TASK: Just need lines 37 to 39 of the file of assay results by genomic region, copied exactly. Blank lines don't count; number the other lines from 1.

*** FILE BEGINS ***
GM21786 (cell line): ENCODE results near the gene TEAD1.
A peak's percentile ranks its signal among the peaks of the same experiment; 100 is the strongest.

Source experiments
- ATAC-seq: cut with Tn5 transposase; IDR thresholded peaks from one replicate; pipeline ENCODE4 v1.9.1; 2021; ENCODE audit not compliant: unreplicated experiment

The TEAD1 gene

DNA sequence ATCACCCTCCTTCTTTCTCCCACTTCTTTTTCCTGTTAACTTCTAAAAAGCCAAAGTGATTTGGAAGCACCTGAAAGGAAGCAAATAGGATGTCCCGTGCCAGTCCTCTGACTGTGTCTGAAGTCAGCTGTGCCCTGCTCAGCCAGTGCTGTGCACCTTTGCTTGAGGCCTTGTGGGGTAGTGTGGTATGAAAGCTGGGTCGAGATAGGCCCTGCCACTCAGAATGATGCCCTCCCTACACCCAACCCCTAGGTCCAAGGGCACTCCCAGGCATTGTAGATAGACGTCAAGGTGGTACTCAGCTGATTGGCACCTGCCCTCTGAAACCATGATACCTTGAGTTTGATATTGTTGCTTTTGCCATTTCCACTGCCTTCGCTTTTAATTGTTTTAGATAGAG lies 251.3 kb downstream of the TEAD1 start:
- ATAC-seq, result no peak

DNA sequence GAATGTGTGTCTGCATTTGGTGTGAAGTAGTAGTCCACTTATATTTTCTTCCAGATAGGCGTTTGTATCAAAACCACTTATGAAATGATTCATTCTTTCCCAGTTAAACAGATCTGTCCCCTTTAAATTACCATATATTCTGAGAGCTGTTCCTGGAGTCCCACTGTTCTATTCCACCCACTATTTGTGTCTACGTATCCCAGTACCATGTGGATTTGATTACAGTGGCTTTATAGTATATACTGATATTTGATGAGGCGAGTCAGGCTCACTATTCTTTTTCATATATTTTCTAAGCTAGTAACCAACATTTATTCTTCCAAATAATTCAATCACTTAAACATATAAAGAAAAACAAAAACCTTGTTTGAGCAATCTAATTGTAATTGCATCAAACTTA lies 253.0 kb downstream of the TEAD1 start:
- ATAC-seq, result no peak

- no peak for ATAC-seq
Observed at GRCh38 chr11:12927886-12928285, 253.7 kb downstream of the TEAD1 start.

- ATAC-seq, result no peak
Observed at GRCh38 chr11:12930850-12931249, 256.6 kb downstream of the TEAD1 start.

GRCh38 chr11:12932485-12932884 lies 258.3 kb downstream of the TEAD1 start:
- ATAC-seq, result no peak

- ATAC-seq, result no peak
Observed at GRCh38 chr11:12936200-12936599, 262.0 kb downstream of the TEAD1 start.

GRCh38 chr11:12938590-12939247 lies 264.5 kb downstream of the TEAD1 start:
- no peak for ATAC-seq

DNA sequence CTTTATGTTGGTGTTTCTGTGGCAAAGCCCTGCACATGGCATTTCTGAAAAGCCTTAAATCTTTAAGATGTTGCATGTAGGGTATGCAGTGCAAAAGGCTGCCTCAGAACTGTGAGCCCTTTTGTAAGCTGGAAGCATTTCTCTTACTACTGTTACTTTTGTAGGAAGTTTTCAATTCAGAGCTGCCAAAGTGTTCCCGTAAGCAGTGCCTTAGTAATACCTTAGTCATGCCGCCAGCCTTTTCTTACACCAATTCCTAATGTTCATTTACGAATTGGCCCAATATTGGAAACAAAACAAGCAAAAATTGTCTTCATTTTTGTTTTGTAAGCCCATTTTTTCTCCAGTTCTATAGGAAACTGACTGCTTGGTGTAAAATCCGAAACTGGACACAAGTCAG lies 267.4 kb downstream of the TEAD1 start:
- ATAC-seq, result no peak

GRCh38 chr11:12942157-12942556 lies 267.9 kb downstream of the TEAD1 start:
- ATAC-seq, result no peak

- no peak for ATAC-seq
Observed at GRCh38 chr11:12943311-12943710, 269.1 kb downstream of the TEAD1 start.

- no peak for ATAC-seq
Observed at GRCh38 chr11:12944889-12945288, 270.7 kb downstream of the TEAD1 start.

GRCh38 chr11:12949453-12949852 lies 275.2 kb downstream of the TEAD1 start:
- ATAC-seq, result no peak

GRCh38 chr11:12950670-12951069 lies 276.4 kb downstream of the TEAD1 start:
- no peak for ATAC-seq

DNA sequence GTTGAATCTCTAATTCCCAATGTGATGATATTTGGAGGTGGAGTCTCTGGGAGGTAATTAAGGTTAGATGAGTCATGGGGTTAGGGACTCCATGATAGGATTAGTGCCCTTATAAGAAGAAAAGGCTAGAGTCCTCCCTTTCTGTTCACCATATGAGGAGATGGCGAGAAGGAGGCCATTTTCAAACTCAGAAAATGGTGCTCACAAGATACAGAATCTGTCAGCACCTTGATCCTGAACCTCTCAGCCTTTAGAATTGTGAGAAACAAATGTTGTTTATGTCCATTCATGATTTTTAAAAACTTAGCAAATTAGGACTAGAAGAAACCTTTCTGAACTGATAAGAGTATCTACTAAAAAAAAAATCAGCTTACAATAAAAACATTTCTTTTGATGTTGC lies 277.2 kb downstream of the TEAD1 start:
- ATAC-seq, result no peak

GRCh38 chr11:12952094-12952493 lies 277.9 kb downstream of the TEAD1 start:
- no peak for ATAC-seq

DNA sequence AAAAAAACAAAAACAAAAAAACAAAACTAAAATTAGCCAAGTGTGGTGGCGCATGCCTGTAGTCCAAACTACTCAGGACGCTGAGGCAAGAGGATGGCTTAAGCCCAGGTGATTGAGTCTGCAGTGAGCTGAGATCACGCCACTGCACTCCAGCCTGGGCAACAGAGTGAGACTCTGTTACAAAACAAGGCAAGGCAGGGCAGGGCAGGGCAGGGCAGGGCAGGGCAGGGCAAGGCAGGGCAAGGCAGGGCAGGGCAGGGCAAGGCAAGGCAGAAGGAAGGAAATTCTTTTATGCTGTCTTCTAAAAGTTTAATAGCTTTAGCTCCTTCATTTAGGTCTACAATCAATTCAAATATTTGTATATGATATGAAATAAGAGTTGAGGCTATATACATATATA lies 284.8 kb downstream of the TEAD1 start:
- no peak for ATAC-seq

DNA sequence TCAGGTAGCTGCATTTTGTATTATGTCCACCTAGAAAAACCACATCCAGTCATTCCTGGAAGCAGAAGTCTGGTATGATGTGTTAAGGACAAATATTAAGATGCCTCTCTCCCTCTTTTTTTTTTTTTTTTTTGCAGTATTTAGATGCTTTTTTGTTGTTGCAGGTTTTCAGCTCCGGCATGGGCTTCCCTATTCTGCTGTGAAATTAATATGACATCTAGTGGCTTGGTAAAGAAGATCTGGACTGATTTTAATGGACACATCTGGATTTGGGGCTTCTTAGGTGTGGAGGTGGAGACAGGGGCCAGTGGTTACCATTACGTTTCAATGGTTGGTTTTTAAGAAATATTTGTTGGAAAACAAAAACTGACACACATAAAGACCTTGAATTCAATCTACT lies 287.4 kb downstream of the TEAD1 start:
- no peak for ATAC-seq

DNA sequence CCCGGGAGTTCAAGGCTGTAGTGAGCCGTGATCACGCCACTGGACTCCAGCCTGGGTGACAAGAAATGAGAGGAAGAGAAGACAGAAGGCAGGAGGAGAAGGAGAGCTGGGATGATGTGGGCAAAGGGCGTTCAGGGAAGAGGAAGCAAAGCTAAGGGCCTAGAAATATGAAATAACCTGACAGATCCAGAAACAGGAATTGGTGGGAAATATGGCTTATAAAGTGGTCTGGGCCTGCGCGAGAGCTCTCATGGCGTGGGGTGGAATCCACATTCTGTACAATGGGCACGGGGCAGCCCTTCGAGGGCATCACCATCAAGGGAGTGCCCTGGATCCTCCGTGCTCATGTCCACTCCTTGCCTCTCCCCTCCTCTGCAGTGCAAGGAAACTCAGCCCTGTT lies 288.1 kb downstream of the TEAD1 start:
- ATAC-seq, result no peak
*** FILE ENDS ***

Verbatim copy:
- no peak for ATAC-seq

DNA sequence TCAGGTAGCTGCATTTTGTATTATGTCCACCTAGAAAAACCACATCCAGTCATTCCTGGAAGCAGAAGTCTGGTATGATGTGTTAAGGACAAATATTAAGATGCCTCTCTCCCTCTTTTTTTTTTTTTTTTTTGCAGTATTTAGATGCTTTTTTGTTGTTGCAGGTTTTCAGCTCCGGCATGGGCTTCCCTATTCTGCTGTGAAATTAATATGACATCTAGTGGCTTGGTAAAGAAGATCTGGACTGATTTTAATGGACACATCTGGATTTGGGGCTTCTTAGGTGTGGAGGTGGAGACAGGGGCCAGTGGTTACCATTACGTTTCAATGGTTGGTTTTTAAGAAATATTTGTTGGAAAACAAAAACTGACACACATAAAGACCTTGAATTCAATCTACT lies 287.4 kb downstream of the TEAD1 start:
- no peak for ATAC-seq